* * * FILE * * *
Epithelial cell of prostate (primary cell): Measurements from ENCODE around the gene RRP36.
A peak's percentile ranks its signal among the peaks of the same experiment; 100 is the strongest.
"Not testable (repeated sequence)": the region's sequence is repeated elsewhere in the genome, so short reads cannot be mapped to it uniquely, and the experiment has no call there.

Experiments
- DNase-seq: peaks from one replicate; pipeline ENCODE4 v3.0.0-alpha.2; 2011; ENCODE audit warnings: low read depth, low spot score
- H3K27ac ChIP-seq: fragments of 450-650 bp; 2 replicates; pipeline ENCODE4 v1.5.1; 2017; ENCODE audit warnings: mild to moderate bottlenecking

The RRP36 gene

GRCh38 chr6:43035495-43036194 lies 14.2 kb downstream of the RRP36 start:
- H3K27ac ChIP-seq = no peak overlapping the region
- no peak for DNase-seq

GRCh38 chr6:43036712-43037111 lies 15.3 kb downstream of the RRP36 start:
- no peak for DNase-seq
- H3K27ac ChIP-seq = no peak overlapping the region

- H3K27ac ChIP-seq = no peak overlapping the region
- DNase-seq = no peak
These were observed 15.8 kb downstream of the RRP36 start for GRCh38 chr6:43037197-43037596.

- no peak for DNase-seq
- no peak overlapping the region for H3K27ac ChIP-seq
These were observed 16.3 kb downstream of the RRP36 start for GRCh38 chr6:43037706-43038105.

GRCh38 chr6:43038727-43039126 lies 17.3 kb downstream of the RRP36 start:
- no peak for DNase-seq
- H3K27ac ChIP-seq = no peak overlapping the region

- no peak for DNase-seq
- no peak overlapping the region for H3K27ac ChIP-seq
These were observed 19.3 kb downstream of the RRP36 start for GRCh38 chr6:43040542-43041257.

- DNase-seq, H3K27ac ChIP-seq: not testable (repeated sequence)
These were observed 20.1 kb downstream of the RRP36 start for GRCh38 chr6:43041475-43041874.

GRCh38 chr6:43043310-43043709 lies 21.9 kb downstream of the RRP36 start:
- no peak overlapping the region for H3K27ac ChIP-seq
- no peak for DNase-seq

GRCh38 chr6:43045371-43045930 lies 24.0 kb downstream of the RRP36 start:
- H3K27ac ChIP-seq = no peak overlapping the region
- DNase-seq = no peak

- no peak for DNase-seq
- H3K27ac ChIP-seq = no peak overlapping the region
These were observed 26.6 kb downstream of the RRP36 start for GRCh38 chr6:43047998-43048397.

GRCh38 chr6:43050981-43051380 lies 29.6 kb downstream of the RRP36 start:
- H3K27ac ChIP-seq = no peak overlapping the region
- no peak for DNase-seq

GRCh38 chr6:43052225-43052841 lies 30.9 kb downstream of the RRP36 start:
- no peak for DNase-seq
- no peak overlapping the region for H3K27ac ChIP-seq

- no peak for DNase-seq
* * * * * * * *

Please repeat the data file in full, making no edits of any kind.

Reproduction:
Epithelial cell of prostate (primary cell): Measurements from ENCODE around the gene RRP36.
A peak's percentile ranks its signal among the peaks of the same experiment; 100 is the strongest.
"Not testable (repeated sequence)": the region's sequence is repeated elsewhere in the genome, so short reads cannot be mapped to it uniquely, and the experiment has no call there.

Experiments
- DNase-seq: peaks from one replicate; pipeline ENCODE4 v3.0.0-alpha.2; 2011; ENCODE audit warnings: low read depth, low spot score
- H3K27ac ChIP-seq: fragments of 450-650 bp; 2 replicates; pipeline ENCODE4 v1.5.1; 2017; ENCODE audit warnings: mild to moderate bottlenecking

The RRP36 gene

GRCh38 chr6:43035495-43036194 lies 14.2 kb downstream of the RRP36 start:
- H3K27ac ChIP-seq = no peak overlapping the region
- no peak for DNase-seq

GRCh38 chr6:43036712-43037111 lies 15.3 kb downstream of the RRP36 start:
- no peak for DNase-seq
- H3K27ac ChIP-seq = no peak overlapping the region

- H3K27ac ChIP-seq = no peak overlapping the region
- DNase-seq = no peak
These were observed 15.8 kb downstream of the RRP36 start for GRCh38 chr6:43037197-43037596.

- no peak for DNase-seq
- no peak overlapping the region for H3K27ac ChIP-seq
These were observed 16.3 kb downstream of the RRP36 start for GRCh38 chr6:43037706-43038105.

GRCh38 chr6:43038727-43039126 lies 17.3 kb downstream of the RRP36 start:
- no peak for DNase-seq
- H3K27ac ChIP-seq = no peak overlapping the region

- no peak for DNase-seq
- no peak overlapping the region for H3K27ac ChIP-seq
These were observed 19.3 kb downstream of the RRP36 start for GRCh38 chr6:43040542-43041257.

- DNase-seq, H3K27ac ChIP-seq: not testable (repeated sequence)
These were observed 20.1 kb downstream of the RRP36 start for GRCh38 chr6:43041475-43041874.

GRCh38 chr6:43043310-43043709 lies 21.9 kb downstream of the RRP36 start:
- no peak overlapping the region for H3K27ac ChIP-seq
- no peak for DNase-seq

GRCh38 chr6:43045371-43045930 lies 24.0 kb downstream of the RRP36 start:
- H3K27ac ChIP-seq = no peak overlapping the region
- DNase-seq = no peak

- no peak for DNase-seq
- H3K27ac ChIP-seq = no peak overlapping the region
These were observed 26.6 kb downstream of the RRP36 start for GRCh38 chr6:43047998-43048397.

GRCh38 chr6:43050981-43051380 lies 29.6 kb downstream of the RRP36 start:
- H3K27ac ChIP-seq = no peak overlapping the region
- no peak for DNase-seq

GRCh38 chr6:43052225-43052841 lies 30.9 kb downstream of the RRP36 start:
- no peak for DNase-seq
- no peak overlapping the region for H3K27ac ChIP-seq

- no peak for DNase-seq